The Woman Who Got Netflix to Let Users Turn Off Autoplay Videos

Last week, Netflix introduced the ability to turn off those annoying autoplay videos. Recode spoke to Sarah Hollowell, the woman who made it happen.

A week after her volley of tweets, Netflix retweeted Hollowell and announced the updated settings. This is a big deal, if you follow Netflix Twitter much. People reviled these autoplay previews so much that there’s a dedicated Twitter account collecting the complaints, including one widely circulated smirk from Knives Out director Rian Johnson. Outrage like this has spilled over to seemingly every corner of the internet. If you click through any of those links, you’ll also realize that people have been yelling at Netflix about this for years. There’s even a Change.org petition started by a Melissa Bryant, a passionate Netflix user from Maine, that racked up nearly 125,000 signatures in the past two months.

TMO UK Associate Editor Charlotte Henry (#4) - TMO Background Mode Interview

Charlotte Henry is a London-based technical journalist. A self-described media junkie, she writes about Apple — and now for the Mac Observer as well as our UK Associate Editor. She has also written for City A.M. (London’s daily business tabloid,) Computer Business Review, the Independent on Sunday and CapX. Her new book is: Not Buying It.

In this special episode, Charlotte and I discuss the various streaming TV services: Apple TV+, Netflix, Amazon, Disney+, CBS All Access, Britbox, Peacock, and Quibi. We chat about our favorite shows, our experiences viewing, the pricing, and the prospects of success for the new guys on the block. Charlotte loves The Bold Type (Netflix). John waxes poetic about The Mandalorian and Star Trek: Picard.

Chinese Military Charged With Equifax Data Breach

Four Chinese military hackers have been charged with breaking into Equifax’s network and stealing the data of tens of millions of Americans.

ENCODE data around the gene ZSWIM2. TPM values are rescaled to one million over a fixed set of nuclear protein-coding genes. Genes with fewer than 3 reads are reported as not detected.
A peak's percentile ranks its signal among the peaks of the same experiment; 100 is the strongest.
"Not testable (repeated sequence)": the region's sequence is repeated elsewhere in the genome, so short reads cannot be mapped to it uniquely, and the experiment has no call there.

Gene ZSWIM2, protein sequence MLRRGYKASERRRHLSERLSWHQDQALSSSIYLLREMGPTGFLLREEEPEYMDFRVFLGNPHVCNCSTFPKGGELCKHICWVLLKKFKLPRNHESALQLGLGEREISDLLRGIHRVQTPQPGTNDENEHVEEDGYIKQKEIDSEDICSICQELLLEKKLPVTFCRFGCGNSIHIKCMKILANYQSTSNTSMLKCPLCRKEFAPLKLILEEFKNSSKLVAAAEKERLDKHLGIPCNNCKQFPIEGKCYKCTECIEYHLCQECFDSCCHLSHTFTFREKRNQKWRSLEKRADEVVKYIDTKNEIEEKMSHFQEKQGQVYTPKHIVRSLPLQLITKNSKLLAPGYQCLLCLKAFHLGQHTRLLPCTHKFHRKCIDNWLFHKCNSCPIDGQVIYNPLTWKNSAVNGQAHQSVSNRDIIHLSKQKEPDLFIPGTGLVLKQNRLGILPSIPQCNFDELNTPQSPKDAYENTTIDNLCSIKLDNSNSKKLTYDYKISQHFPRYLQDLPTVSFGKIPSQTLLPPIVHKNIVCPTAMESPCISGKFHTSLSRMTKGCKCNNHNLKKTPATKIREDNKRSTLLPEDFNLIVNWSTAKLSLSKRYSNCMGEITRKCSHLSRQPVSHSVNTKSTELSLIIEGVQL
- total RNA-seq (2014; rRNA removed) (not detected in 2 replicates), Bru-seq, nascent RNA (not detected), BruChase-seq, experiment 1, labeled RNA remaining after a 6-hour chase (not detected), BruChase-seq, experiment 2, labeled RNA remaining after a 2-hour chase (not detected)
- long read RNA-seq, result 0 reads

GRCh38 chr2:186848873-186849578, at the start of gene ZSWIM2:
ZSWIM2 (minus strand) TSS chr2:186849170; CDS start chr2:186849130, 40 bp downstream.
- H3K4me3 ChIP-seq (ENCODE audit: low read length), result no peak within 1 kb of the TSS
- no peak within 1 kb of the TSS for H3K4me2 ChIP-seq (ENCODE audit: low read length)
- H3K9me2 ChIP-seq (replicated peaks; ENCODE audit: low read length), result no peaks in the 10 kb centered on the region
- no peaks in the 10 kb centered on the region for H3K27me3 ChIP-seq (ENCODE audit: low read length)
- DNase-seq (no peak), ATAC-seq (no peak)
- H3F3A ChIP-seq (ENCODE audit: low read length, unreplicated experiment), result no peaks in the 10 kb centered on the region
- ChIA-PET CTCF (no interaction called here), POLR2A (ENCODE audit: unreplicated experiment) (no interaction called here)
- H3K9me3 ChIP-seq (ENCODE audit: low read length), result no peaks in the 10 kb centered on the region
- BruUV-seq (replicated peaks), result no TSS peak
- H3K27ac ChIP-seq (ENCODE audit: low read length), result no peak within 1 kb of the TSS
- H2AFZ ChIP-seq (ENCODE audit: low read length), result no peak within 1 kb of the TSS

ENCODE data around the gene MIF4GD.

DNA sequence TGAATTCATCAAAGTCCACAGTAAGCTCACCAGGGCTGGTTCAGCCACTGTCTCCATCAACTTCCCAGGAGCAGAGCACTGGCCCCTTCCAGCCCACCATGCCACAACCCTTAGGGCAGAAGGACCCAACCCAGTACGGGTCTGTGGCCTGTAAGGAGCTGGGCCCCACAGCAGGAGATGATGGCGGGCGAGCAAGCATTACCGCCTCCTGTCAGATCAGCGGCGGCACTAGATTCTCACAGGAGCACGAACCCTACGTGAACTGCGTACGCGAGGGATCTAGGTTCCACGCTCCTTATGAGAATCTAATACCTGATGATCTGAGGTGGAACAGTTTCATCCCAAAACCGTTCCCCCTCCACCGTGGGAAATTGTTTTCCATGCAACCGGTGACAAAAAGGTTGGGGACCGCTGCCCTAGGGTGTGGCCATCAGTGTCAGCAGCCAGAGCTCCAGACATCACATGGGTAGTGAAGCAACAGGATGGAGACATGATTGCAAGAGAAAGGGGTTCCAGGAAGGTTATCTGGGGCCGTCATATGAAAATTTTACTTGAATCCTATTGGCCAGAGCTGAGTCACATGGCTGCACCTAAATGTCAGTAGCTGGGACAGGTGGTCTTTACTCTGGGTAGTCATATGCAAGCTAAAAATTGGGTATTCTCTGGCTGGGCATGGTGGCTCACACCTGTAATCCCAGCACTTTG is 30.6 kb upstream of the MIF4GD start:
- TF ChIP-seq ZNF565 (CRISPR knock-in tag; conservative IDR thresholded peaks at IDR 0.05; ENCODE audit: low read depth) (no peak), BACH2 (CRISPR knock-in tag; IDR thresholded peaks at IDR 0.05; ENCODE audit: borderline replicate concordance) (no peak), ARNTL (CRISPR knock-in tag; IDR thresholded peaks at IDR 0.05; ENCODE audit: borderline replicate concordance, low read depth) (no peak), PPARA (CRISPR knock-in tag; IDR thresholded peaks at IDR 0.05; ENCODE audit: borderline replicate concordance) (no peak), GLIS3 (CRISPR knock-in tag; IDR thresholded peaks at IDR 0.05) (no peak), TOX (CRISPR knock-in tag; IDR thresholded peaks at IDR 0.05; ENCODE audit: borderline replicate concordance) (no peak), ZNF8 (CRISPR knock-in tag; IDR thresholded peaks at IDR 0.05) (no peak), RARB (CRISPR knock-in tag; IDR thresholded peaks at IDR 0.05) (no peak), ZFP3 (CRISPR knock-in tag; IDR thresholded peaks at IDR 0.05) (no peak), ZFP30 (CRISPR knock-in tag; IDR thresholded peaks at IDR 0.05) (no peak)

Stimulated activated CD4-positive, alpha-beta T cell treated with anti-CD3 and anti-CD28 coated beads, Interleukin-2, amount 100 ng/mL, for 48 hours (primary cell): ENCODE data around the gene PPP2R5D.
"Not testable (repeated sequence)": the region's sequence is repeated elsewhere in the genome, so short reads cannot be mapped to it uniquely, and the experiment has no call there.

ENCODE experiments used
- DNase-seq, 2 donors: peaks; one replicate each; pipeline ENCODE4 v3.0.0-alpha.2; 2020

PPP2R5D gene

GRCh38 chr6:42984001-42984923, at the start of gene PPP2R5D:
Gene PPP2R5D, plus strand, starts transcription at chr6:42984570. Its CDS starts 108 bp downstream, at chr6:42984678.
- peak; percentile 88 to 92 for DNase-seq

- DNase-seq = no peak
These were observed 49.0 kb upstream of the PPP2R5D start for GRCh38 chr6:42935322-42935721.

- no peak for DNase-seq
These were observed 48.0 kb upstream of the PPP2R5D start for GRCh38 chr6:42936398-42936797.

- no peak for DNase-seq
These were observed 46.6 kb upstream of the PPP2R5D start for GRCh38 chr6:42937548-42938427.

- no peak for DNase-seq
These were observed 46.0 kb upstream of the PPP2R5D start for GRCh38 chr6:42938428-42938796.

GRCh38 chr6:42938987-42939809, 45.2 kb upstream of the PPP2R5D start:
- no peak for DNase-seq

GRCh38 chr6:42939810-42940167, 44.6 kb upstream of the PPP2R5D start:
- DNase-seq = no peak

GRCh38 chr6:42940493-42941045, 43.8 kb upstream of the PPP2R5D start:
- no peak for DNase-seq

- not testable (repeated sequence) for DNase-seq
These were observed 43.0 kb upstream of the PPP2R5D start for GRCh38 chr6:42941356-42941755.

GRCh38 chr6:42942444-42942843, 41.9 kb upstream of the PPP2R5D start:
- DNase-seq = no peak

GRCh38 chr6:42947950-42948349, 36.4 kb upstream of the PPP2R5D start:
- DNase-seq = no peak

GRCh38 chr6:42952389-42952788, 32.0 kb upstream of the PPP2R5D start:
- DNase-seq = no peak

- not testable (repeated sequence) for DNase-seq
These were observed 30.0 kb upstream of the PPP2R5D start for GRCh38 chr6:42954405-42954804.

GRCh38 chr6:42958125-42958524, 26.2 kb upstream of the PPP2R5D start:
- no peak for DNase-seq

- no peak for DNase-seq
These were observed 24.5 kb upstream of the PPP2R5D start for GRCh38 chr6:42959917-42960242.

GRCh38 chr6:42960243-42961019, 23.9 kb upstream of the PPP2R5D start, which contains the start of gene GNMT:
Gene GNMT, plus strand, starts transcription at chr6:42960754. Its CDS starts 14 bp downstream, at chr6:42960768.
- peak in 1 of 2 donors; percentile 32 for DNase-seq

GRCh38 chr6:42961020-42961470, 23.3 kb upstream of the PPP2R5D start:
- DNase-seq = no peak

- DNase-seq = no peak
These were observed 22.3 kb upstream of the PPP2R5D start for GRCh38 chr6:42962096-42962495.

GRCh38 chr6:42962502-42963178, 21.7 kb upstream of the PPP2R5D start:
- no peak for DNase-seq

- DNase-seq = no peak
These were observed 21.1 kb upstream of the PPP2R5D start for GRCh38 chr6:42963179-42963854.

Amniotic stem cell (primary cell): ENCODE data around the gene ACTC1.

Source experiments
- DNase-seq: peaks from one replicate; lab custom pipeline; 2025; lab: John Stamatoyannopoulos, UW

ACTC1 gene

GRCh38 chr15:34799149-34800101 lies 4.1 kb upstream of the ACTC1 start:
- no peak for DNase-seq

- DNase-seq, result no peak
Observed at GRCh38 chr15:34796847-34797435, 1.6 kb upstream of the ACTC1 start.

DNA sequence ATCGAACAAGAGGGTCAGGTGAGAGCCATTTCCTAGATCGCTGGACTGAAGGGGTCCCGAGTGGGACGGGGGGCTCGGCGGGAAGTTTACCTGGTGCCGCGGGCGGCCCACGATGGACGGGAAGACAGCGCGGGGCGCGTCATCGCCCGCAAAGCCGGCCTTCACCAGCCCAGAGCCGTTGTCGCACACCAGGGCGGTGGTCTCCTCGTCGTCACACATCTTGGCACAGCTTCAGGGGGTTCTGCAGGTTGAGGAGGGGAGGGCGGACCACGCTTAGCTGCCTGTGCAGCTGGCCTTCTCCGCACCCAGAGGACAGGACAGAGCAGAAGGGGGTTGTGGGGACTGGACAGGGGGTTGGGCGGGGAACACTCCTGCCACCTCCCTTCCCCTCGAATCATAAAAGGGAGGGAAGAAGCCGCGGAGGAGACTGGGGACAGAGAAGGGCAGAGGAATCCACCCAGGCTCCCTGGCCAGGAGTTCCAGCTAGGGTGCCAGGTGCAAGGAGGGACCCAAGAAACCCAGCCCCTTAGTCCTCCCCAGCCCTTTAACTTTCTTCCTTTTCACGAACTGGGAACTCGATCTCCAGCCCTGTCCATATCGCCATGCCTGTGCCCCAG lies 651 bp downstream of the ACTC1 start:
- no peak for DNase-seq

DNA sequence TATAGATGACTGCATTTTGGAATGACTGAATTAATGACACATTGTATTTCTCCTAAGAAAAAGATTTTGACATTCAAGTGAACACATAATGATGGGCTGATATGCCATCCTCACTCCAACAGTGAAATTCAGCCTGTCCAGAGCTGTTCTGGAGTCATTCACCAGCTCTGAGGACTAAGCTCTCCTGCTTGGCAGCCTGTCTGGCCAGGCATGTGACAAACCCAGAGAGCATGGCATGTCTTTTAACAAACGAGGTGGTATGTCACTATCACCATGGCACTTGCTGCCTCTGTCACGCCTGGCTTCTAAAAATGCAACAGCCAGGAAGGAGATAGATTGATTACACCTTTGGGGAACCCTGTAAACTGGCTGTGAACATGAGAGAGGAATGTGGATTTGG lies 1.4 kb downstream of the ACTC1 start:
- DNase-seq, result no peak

The accused hackers exploited a software vulnerability to gain access to Equifax’s computers, obtaining log-in credentials that they used to navigate databases and review records. The indictment also details efforts the hackers took to cover their tracks, including wiping log files on a daily basis and routing traffic through dozens of servers in nearly 20 countries.

Reminder that Equifax executives did insider trading based on the breach. They are criminals.

Google Fighting $9 Billion Worth of EU Fines

Google will commence its efforts to have over $9 billion of fines from the EU overturned this week. Bloomberg News looked at the impending legal battle.

The EU’s General Court in Luxembourg will host a three-day hearing starting on Feb. 12 as the Alphabet Inc. unit seeks to topple a 2.4 billion-euro ($2.6 billion) penalty in 2017 for thwarting smaller shopping search services. Lawyers say the court clash will help set the scene for a broader crackdown on U.S. tech giants by Margrethe Vestager, the EU’s competition commissioner. Apple Inc. is separately battling her massive back-tax order and Amazon.com Inc. is currently being investigated for potentially favoring its own products over those of third-party sellers on its platform.

Edison Mail Uses Your Emails For Market Research

Popular Apple Mail alternative Edison Mail scans your emails for market research so companies can make “better investment decisions” among other uses.

On its website Edison says that it does “process” users’ emails, but some users did not know that when using the Edison app the company scrapes their inbox for profit. Motherboard has also obtained documentation that provides more specifics about how two other popular apps—Cleanfox and Slice—sell products based on users’ emails to corporate clients.

I did write about Edison Mail coming to the Mac last year, and noted that the company calls it “interesting research.”

Wikipedia War Rages Over Coronavirus Disinformation

Whenever a topic dominates the headlines it blows up on Wikipedia with users and editors battling to have proper information on the site. The coronavirus outbreak has been no different, Wired reported.

Over a few weeks, the English-language version of Wikipedia witnessed the creation of at least six articles about the outbreak. Since the beginning of January, over 18 million people have read those entries. Countless others have found their way to articles indirectly related to the coronavirus, including those for Sars, Wuhan, “bat as food” – and even Corona beer, which has seen an uptick in editing. This frenetic surge in interest is a challenge for Wikipedia’s community of volunteer editors, who have to deal with a firehose of information about the health crisis constantly flooding the website, and inevitably fight off rumours and misinformation.